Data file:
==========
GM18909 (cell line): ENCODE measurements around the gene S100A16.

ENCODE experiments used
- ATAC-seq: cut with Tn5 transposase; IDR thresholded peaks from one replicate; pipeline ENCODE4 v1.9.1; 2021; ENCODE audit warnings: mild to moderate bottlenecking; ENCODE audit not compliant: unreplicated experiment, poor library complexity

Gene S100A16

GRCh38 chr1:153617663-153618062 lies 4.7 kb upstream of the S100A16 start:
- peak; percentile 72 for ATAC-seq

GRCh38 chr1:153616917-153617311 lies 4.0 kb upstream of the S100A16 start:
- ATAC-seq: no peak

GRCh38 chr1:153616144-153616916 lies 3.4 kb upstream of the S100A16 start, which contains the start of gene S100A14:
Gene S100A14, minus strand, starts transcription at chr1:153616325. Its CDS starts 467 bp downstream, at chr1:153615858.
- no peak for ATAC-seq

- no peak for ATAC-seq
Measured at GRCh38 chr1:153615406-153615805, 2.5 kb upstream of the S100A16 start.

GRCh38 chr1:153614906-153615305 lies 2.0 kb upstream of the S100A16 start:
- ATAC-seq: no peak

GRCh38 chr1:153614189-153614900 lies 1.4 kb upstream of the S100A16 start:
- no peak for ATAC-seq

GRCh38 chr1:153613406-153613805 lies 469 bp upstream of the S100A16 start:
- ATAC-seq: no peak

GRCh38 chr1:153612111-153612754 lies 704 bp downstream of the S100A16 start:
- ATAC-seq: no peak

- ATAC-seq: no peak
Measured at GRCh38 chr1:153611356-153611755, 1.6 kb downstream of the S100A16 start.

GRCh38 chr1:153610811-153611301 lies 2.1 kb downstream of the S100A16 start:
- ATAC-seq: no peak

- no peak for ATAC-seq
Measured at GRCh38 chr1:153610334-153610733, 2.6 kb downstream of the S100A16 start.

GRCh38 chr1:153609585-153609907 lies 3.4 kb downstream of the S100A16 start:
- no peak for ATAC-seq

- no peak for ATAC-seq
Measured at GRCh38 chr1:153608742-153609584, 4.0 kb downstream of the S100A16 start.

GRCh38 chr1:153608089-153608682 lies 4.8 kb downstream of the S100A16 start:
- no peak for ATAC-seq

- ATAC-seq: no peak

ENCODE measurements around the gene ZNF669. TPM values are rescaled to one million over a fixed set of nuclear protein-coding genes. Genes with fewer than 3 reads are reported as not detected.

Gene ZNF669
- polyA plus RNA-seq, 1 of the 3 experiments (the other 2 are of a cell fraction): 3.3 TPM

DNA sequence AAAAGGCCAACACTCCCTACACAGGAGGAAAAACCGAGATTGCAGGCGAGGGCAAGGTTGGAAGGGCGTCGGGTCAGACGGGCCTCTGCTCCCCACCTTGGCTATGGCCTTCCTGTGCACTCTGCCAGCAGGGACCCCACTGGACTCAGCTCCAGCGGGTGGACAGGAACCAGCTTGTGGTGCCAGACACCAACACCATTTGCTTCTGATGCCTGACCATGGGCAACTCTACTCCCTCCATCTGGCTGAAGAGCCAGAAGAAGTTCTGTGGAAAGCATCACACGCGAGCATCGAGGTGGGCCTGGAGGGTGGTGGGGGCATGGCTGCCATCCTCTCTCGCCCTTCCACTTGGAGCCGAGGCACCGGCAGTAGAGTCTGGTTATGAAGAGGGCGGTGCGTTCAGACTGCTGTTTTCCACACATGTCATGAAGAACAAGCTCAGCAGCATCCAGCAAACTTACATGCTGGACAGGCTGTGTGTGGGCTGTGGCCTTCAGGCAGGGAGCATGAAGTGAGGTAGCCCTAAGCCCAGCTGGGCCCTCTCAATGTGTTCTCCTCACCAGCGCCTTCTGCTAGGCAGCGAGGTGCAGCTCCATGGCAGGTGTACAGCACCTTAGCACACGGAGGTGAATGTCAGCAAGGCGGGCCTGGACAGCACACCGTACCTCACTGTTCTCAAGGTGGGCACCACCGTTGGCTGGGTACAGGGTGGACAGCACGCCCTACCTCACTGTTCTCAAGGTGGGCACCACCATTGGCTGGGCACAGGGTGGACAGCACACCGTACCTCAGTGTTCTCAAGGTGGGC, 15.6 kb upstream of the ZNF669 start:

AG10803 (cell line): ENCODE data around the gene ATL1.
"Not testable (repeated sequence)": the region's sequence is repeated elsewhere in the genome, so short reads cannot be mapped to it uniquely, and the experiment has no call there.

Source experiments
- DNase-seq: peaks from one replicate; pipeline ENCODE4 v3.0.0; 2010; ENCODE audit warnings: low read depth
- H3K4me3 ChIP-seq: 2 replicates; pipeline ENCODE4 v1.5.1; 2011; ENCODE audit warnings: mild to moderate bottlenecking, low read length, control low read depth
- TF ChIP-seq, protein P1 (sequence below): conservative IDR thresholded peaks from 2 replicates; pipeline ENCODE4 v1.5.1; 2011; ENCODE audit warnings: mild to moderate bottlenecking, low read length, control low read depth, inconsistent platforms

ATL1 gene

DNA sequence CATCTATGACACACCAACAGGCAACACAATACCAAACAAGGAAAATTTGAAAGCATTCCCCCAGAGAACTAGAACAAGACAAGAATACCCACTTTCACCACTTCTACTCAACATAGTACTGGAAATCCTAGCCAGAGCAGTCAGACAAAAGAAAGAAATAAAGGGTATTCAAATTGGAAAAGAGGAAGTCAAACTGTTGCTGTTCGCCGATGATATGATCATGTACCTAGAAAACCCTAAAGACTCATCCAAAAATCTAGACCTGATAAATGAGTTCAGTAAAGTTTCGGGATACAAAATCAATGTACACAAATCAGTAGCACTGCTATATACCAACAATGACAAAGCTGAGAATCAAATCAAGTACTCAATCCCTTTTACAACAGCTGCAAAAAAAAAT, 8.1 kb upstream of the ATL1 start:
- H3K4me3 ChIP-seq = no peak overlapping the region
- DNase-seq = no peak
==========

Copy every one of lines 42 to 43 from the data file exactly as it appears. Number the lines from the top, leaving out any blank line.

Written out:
- DNase-seq: peaks from one replicate; pipeline ENCODE4 v3.0.0; 2010; ENCODE audit warnings: low read depth
- H3K4me3 ChIP-seq: 2 replicates; pipeline ENCODE4 v1.5.1; 2011; ENCODE audit warnings: mild to moderate bottlenecking, low read length, control low read depth